August 2007: Violence on Tribal Lands Prompts Congressional Concern

Washington Watch | August 2007
By Bruce Moyer

Skyrocketing violence on Indian reservations—including rapes, murders, gang shootings, methamphetamine use, domestic violence, and child abuse—is triggering interest by some members of Congress in streamlining a confusing labyrinth of federal, state, and tribal jurisdictional laws over crimes committed on Indian tribal lands, especially those committed by non-Indians.

At a June 21 hearing on law enforcement issues in Indian country, Sen. Byron Dorgan (D-N.D.), the chairman of the Senate Select Committee on Indian Affairs, characterized the increase in major crimes on Indian reservations as "unbelievable" and said that it was Congress’ responsibility to fix the growing epidemic of violence.

The problem of domestic and family violence on Indian reservations is especially staggering. Department of Justice statistics reflect a higher incidence of sexual assaults among Native Americans (seven per 1,000 residents) than among African-Americans (three per 1,000) or whites (two per 1,000). Earlier this spring, Amnesty International reported that Indian women are more than twice as likely to be raped as other American women are. According to the report, suspects often go free because of unclear police jurisdictions and the lack of adequate forensic capabilities on reservations.

One of the most acute dimensions of the problem is the extent to which non-Indians are the perpetrators of family violence and sexual assaults. Seventy percent of domestic assaults upon Native Americans are committed by non-Indians, according to Thomas Heffelfinger, a former U.S. attorney and an advocate for creating a national commission to deal with criminal jurisdiction in Indian country.

Native American tribes and special-interest organizations, as well as academic experts in Indian law, agree that the restoration to tribal authorities of criminal jurisdiction over domestic violence against Indians committed by non-Indians is paramount and necessary. These entities note that non-Indians often act with impunity because they are rarely prosecuted, largely because tribal groups lack legal authority to prosecute non-Indian offenders, even if they have committed a crime against a tribe member on the tribe’s land. This jurisdictional void was created by the Supreme Court’s 1978 decision in Oliphant v. Suquamish Indian Tribe, which held that criminal jurisdiction to prosecute non-Indians for crimes committed against Indians was shared by the United States and the individual states.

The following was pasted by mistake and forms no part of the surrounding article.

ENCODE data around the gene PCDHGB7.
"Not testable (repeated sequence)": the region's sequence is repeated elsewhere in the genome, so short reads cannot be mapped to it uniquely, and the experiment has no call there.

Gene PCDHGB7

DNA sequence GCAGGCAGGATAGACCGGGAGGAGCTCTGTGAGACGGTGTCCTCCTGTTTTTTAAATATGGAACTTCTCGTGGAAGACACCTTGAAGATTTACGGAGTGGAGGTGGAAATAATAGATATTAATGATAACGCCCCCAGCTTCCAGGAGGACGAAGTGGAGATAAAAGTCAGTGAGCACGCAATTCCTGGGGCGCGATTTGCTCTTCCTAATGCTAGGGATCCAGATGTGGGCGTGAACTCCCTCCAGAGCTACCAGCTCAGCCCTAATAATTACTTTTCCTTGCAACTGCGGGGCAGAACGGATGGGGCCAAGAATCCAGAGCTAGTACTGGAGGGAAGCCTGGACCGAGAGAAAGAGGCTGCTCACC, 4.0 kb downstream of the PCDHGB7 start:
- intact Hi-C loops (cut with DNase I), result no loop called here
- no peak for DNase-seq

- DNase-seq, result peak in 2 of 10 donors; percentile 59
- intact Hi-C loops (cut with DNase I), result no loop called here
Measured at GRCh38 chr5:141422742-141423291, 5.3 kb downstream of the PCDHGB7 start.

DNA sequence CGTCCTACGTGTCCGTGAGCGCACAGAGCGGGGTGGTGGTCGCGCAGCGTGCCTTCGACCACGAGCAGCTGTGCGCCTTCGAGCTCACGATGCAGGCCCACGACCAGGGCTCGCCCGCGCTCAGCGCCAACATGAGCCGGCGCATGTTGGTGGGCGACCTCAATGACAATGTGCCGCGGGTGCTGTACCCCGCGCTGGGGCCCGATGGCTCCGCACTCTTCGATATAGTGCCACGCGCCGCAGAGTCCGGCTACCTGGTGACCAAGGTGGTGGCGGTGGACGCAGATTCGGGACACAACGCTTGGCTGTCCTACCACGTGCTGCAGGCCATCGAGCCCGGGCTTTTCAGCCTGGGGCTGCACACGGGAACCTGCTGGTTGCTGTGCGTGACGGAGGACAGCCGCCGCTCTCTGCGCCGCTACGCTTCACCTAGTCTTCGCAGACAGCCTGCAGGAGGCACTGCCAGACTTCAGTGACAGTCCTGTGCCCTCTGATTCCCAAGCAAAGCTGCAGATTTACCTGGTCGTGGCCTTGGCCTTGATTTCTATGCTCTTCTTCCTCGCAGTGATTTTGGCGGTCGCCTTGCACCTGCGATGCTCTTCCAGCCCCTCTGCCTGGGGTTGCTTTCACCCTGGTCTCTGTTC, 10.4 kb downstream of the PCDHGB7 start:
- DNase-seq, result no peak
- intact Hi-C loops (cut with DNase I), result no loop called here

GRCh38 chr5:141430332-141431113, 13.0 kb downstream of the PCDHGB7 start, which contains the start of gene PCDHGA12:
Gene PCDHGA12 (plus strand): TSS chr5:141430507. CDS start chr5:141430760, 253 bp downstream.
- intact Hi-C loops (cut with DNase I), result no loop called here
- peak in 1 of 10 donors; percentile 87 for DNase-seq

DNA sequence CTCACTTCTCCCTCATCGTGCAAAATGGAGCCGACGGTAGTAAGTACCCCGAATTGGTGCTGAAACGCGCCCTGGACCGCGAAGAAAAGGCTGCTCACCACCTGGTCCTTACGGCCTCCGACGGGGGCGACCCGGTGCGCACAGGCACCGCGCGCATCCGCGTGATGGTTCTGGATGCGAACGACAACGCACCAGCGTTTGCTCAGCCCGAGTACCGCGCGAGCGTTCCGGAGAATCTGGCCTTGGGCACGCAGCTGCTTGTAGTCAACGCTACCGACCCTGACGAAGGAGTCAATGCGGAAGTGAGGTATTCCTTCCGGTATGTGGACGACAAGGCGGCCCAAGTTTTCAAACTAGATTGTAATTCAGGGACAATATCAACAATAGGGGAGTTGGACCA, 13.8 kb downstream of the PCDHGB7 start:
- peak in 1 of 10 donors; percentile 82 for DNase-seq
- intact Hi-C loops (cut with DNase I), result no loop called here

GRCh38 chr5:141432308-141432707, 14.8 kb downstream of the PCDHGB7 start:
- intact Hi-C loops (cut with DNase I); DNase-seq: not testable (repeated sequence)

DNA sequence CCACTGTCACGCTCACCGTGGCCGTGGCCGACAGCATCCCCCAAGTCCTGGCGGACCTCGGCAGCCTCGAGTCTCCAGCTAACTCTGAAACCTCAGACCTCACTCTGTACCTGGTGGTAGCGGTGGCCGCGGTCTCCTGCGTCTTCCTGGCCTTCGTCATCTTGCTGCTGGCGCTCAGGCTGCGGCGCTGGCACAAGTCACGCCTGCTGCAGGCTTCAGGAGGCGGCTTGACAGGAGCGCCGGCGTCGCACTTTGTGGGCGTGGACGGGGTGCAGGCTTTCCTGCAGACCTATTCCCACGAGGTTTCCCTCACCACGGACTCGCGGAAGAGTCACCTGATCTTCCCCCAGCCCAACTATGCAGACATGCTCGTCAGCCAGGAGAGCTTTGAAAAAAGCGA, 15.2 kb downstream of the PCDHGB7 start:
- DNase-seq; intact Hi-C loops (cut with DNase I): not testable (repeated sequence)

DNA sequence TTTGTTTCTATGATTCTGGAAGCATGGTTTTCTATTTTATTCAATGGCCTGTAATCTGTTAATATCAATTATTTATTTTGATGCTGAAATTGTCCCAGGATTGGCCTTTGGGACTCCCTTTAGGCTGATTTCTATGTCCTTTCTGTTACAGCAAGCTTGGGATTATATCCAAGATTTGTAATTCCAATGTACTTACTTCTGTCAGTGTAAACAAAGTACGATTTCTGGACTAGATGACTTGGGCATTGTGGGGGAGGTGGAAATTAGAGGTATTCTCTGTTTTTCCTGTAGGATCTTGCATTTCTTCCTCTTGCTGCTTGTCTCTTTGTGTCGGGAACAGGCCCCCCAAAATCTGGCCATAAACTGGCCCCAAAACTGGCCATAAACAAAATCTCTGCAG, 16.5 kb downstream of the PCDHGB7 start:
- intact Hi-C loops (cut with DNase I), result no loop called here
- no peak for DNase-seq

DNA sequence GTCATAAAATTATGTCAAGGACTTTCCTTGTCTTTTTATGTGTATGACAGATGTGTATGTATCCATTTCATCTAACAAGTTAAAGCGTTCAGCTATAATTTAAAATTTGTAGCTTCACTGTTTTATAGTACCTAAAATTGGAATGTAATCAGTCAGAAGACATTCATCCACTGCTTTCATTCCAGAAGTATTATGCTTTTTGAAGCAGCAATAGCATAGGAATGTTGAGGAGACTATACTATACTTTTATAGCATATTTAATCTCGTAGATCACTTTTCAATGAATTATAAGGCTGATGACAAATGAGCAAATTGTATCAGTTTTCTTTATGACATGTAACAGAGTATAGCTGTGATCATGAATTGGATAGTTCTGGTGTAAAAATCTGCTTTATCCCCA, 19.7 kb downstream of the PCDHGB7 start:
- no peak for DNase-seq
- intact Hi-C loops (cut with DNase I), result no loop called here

Yet, despite federal jurisdiction over major crimes in Indian country, in the past two decades, only 30 percent of crimes that were committed on tribal lands and referred to U.S. attorneys were prosecuted, compared to 56 percent for all other crimes, according to Justice Department data compiled by Syracuse University. The Wall Street Journal recently noted, “For some non-native Americans, tribal lands are virtual havens.” The situation is compounded by the isolated nature of many reservations, which generates delay in the inability of federal and state authorities to respond and often mars the forensic and evidentiary foundations of prosecutions against perpetrators of domestic violence.

Should Congress revisit Oliphant and restore criminal jurisdiction over non-Indians to tribal authorities? The federal government has not formally announced its current position, although in his article in the March/April 2007 issue of The Federal Lawyer, U.S. Attorney Troy Eid (Colo.) expressed his personal view about this issue: "A greater emphasis on tribal sovereignty and self-determination in tribal criminal justice policy would echo the approach that has dramatically improved the delivery of so many other essential government services on Indian reservations in recent years."

In May, the Senate passed the Indian Child Protection and Family Violence Prevention Act (S. 398) to remove barriers to the reporting of child abuse in Indian country. But this may be only the start of a larger congressional effort to relieve the confusing jurisdictional  patchwork over crimes committed on Indian lands, especially crimes committed by non-Indians. As the Supreme Court acknowledged in its decision in Oliphant, Congress ultimately retains the prerogative in “deciding whether Indian tribes should finally be authorized to try non-Indians.”

The FBA Board of Directors, during its recent adoption  of the FBA Issues Agenda for 2007–2008, directed the start-up of association efforts to promote the restoration  of criminal jurisdiction to Indian tribal courts, in accordance with federal, state, and tribal law, over non-Indian offenders in cases of domestic and family violence.

Bruce Moyer is government relations counsel for the FBA.
© 2007 Bruce Moyer. All rights reserved.

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